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Ohio Counties

There is eighty-eight counties in the state of Ohio. Washington County the oldest in the state established on July 27, 1788. Noble County was formed on March 11, 1851 from portions of Guernsey, Morgan, Monroe and Washington counties. It was the last county to be formed in Ohio and, therefore, represents the youngest county in the state.

Defiance County, Ohio

Defiance County Education, Geography, and HistoryDefiance County, Ohio Courthouse

Defiance County is a county located in the state of Ohio. Based on the 2010 census, the population was 39,037. Its county seat is Defiance. The county was named after an early Army fortification, Fort Defiance, which was so named by Mad Anthony Wayne to signify the settlers' "defiance" of the Indians.

The Defiance, OH Micropolitan Statistical Area includes all of Defiance County.

Etymology - Origin of Defiance County Name

Residents named the county after Fort Defiance, a fortification constructed by General Anthony Wayne's men prior to the Battle of Fallen Timbers in 1794.


County QuickFacts: CensusBureau Quick Facts

Defiance County History

On March 4, 1845, the Ohio government authorized the creation of Defiance County. The county was originally parts of Williams, Henry, and Paulding Counties. Residents named the county after Fort Defiance, a fortification constructed by General Anthony Wayne's men prior to the Battle of Fallen Timbers in 1794. Fort Defiance was also important to defending Ohio from invasion by British soldiers and their native allies during the War of 1812.

Defiance County is located in northwestern Ohio. The county's western boundary helps to form the border between Indiana and Ohio. Defiance County is predominantly rural, with only one percent of the county's 411 square miles consisting of urban areas. The county seat is Defiance, site of Fort Defiance. With a population of 16,465 people, Defiance was the county's largest community in 2000. The next largest urban area was Hicksville, with a population of 3,649 people in 2000. Like most of Ohio's predominantly rural counties, Defiance County experienced a decline in population between 1990 and 2000, reducing the number of residents to 39,500 people down from 40,115. The migrants typically leave the rural areas, seeking more social and economic opportunities in Ohio's larger cities. The county averages ninety-six people per square mile.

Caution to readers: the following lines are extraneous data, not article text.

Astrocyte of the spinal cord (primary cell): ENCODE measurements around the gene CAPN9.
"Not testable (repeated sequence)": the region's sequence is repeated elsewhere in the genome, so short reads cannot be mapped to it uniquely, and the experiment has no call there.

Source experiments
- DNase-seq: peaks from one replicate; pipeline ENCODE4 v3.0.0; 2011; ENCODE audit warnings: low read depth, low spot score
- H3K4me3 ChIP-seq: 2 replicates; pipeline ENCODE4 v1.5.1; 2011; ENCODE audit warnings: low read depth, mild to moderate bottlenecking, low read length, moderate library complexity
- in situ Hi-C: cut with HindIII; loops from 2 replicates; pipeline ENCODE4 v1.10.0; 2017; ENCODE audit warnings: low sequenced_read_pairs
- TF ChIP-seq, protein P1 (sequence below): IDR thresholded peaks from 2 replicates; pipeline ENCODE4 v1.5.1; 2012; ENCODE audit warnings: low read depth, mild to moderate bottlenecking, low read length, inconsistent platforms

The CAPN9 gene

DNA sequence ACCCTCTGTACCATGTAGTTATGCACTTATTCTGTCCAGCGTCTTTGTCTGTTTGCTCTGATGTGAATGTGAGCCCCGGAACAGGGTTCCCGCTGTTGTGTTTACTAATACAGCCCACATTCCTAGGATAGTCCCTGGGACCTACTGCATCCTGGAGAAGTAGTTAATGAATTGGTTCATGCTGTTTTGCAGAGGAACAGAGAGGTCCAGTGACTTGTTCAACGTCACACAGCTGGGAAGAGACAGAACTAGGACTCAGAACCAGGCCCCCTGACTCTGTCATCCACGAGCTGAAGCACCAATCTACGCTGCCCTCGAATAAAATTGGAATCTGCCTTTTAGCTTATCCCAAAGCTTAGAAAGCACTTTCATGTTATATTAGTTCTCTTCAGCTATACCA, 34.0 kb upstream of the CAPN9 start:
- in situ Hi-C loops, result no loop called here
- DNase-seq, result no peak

The largest employers in Defiance County are manufacturing businesses, especially a General Motors powertrain assembly plant that hires 2,550 workers. Sales positions, service industries, farming, and government careers rank second, third, fourth and fifth respectively. In 1999, the per capita income in the county was almost twenty-five thousand dollars, with 7.1 percent of the people living in poverty.

Most voters in Defiance County claim to be independents, yet in recent years, they have supported Republican Party candidates at the national level.

Among Defiance County's more prominent residents was Pontiac, the Ottawa chieftain that led Pontiac's Rebellion following the French and Indian War. The county also is home to Defiance College

Defiance County, Ohio History Central, July 23, 2008,

Geography: Land and Water

As reported by the Census Bureau, the county has a total area of 414 square miles (1,070 km2), of which 411 square miles (1,060 km2) is land and 2.7 square miles (7.0 km2) (0.7%) is water

Neighboring Counties

Bordering counties are as follows:

  • Williams County (north)
  • Henry County (east)
  • Putnam County (southeast)
  • Paulding County (south)
  • Allen County, Indiana (southwest)
  • DeKalb County, Indiana (west)


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